In the last TV issue of the Brussels Diary of this season, it seems right to sum up the results for the year.
The main EU initiative in the pandemic has been, of course, the supplies of vaccines. At first, the vaccine roll-out was a failure, as the European Commission backed the AstraZeneca company and is suing it now; but then, everything worked out. The EU has not yet approved Sputnik V, but if you have antibodies, including those from Sputnik, you can travel around Europe, as this is enough for a Green Certificate.
The trouble is that everyone writes about the failures of Brussels, but not many people write about its work. Just a minor example: for the past three months, the Unemployment Insurance Fund has been paying wage compensation to the employees of companies hit by the pandemic. In March, 34,000 people received an average of 579 euros. Not just like that, but thanks to the EU SURE Programme, which has given us a loan of 230 million on preferential terms. Without Brussels, tens of thousands of families would not have received this money.
Last June, EU leaders made a historic decision to inject 750 billion into the economy, of which 390 billion was in grants, that is, there is no need to return them. Under the COVID-19 Recovery and Resilience Programme, Estonia will receive one billion in six years, and another 340 million will be donated by the Just Transition Fund for Green Transition in Ida-Viru County. Let me remind you that it was Brussels that prohibited Estonia from spending this money on anything other than jobs in North-East Estonia.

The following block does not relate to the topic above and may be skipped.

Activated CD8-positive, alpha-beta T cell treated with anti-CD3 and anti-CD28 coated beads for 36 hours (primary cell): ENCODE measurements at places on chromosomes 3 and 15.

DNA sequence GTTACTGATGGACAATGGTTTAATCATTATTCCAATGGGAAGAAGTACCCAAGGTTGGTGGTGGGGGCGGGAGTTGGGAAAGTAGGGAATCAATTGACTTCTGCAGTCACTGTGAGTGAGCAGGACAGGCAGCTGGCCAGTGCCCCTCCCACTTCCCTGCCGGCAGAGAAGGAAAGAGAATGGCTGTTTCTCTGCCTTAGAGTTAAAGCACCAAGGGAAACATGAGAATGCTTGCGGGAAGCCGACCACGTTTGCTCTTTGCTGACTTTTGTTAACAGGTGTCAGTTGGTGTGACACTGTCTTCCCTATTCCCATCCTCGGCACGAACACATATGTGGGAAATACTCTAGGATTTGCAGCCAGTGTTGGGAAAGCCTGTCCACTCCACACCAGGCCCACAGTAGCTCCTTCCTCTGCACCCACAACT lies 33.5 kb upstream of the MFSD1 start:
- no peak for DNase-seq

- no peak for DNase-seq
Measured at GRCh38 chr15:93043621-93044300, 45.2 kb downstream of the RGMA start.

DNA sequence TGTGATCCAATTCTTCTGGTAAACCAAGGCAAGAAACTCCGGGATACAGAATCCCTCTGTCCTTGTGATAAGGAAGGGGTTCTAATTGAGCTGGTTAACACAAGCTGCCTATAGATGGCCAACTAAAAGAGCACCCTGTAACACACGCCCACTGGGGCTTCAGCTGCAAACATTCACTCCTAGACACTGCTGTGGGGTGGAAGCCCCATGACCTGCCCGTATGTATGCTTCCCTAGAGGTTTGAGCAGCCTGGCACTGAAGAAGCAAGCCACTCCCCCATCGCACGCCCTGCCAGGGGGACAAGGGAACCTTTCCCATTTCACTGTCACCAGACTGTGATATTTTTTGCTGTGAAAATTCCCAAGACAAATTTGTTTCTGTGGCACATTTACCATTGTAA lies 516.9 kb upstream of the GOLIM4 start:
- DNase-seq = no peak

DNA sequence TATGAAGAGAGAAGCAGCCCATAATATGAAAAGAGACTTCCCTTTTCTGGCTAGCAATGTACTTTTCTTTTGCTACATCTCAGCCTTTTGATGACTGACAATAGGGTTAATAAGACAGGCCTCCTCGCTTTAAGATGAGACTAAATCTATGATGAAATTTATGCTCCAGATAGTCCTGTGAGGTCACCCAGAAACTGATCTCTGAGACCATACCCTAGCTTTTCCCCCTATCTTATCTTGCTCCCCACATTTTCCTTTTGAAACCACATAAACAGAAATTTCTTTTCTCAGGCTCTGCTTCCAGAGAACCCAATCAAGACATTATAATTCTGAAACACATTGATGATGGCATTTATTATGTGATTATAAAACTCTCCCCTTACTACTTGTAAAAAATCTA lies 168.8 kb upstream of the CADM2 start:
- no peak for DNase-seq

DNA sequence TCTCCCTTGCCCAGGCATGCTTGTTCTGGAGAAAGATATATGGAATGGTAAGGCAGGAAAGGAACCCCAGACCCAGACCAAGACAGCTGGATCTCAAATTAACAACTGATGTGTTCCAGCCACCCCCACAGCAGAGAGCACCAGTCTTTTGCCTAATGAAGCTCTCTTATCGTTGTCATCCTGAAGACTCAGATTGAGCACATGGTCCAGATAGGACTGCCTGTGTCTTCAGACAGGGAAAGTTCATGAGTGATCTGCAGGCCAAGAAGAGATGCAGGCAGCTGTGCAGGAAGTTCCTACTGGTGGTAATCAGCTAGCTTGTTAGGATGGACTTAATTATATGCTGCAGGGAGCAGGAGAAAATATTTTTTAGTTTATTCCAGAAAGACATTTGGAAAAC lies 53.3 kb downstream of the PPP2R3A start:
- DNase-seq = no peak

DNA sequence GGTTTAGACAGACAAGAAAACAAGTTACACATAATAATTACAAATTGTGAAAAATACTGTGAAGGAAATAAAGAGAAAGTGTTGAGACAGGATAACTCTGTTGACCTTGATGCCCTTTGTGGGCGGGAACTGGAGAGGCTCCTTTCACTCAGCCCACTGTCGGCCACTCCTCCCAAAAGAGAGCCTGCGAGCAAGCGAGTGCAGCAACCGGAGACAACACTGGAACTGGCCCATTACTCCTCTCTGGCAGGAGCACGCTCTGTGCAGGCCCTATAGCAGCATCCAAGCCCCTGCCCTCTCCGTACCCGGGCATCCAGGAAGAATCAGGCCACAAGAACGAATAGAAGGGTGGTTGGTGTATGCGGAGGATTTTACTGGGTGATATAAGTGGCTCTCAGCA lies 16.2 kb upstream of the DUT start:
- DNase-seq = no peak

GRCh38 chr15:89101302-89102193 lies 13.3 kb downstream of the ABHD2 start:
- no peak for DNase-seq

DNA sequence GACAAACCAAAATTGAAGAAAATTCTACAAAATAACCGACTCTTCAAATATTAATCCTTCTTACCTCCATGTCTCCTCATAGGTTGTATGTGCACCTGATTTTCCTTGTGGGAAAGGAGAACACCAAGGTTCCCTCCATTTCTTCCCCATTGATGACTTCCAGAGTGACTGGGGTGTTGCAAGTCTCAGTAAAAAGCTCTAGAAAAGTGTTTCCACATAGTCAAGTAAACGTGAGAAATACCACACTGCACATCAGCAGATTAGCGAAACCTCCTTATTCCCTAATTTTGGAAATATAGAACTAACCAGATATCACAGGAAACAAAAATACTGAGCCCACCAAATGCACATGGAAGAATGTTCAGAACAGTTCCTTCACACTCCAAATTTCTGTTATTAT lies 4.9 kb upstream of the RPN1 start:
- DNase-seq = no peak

In October, the European Commission proposed a draft directive on adequate minimum wages in the EU. It did not have the numbers that others and I had hoped for, but a good beginning makes a good ending. We are making amendments to the draft, and I think we have every chance of succeeding next time round.
The social theme continued at the European Summit in May. The European Commission sets the objectives in combatting unemployment and poverty, and it will seek to achieve them through a mix of carrots and sticks. A few countries, including Estonia, are resisting.
The European Parliament was busy too. The most important thing for me is social programmes. In January, we adopted two resolutions: on Access to Decent and Affordable Housing, based on a report on which I was a shadow reporter, and on the employee’s right to disconnect, which I worked on too. I am currently working on, among other things, the right to class action suits, and the pharmaceutical strategy for Europe, including the abolition of patents for important medicines. Stay tuned on this in the news.
Finally, in May, the Conference on the Future of Europe opened, as a result of which the EU should become a much more social union.
Well, now to local results: in my Tallinn office, the seventh season of free legal advice has ended. From September to May, lawyers helped more than three hundred applicants, and hundreds more issues were resolved by Margarita Kornysheva, an adviser to the bureau. On 8 March, I opened another bureau in Narva, where my adviser, Veronika Stepanova, has held 57 consultations and continues to do so. In Tallinn, legal advice will resume in the autumn, and the first registration will be available on 6 September. To date, all the information can be found on the website yanatoom.ee under the headlines "JURIST AITAB" and "ПОМОЩЬ ЮРИСТА" (only in the Estonian and Russian versions of my website).
The Brussels Diary will return to TV screens in the autumn. In the meantime, check in with us on my website and in the YanaToom.ee Facebook group.